• NovusDiesNovusDies Posts: 6,710Member, Premium Member Posts: 6,710Member, Premium Member
    This thread has shifted substantially from the OP's question, but to address that, I think it's simply that many (if not most) guys, regardless of reality, can look at an ad full of typical male fitness models and tell themselves "yeah that's pretty much me" or "a few weeks in the gym and that's pretty much me," whereas females may have a less inflated sense of how they look. Seeing models who represent their actual body type in the ad probably has more of a benefit, whereas if a guy sees his actual body-type in the ad, he might think "these are workout clothes for fat guys.. and that's obviously not me!" even when it very well may be.

    Once again I can only speak for myself. I am quite matter-of-fact about the way I look. I still have a lot of room for improvement. I am unconcerned that I am not there at the moment because I am just pleased to be making progress finally.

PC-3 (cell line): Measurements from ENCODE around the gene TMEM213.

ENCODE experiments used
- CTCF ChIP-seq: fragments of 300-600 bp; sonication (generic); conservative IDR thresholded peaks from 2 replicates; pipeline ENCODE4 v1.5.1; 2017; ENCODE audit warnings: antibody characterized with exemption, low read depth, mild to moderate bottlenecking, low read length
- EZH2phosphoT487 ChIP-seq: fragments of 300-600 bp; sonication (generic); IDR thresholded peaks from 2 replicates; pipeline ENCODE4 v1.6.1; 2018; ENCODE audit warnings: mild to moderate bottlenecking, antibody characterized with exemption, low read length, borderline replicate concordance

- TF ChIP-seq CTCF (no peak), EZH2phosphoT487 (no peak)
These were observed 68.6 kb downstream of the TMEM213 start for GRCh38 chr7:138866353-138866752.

It would be unrealistic of me to think that being anything close to a fitness model is in my future. I do not have a set goal in that regard. I will just keep chipping away at improvement until I hit either a physical limitation or a life balance limitation then I will just work at maintaining it.
  • jm_1234jm_1234 Posts: 142Member Member Posts: 142Member Member
    I’ve never heard of MRA, maybe they aren’t doing a good job or there is a stigma with men’s rights since we’ve always had the most rights.
  • jdh419jdh419 Posts: 36Member Member Posts: 36Member Member
    NovusDies wrote: »
    I can only speak for myself but I have zero interest in body positive anything while I am still technically obese. I am fine with going to the gym in frumpy looking sweat pants and a tshirt.